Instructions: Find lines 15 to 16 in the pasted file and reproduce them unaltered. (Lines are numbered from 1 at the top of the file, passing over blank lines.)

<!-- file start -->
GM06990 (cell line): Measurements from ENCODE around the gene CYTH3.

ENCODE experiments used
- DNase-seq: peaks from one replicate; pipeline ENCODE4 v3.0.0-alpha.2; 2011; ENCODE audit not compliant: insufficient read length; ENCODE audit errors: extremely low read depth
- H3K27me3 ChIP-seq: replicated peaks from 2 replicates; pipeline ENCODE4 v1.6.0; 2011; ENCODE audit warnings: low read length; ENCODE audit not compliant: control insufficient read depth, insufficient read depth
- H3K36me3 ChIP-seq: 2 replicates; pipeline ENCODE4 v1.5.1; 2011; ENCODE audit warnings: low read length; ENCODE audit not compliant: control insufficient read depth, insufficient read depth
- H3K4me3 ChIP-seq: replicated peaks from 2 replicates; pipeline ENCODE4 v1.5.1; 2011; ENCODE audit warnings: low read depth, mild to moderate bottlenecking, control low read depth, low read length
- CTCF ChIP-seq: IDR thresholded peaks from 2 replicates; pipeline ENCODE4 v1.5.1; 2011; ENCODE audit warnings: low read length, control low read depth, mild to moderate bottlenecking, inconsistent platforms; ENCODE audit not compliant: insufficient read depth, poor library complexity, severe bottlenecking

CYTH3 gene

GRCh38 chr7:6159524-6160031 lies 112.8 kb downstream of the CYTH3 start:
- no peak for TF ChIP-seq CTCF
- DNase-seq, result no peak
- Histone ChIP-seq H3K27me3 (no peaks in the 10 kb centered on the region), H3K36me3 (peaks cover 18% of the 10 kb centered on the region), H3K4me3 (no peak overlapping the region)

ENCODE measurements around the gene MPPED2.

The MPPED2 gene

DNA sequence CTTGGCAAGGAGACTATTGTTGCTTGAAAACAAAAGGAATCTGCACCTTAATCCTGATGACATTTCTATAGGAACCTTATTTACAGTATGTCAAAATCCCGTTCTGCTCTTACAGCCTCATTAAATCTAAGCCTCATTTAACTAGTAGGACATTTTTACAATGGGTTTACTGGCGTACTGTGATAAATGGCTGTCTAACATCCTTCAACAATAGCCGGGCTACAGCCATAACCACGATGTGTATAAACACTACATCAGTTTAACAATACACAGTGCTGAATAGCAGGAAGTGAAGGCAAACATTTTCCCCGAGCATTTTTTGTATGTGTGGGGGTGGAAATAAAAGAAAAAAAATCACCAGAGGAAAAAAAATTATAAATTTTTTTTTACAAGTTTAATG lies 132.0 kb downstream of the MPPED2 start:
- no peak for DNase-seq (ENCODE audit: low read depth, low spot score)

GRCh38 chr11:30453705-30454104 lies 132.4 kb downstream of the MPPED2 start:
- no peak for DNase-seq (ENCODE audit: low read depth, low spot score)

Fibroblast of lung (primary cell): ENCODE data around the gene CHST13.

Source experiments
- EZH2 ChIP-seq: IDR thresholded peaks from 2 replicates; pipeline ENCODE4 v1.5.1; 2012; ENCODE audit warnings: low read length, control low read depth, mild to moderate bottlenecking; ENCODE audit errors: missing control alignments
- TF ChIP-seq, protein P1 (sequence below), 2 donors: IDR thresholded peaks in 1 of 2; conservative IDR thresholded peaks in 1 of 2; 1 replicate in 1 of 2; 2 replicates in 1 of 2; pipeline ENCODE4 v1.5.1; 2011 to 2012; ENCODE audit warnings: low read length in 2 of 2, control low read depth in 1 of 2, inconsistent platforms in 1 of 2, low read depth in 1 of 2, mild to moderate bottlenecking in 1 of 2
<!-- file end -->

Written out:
DNA sequence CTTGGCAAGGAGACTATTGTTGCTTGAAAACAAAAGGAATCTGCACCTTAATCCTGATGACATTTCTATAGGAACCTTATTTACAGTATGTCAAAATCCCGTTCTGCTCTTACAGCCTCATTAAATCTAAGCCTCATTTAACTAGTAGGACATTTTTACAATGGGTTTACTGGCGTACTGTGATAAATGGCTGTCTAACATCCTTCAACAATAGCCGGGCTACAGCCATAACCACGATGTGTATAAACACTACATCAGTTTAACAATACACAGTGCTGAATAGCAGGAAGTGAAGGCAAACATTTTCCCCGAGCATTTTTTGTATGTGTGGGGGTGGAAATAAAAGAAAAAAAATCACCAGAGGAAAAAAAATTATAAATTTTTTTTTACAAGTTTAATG lies 132.0 kb downstream of the MPPED2 start:
- no peak for DNase-seq (ENCODE audit: low read depth, low spot score)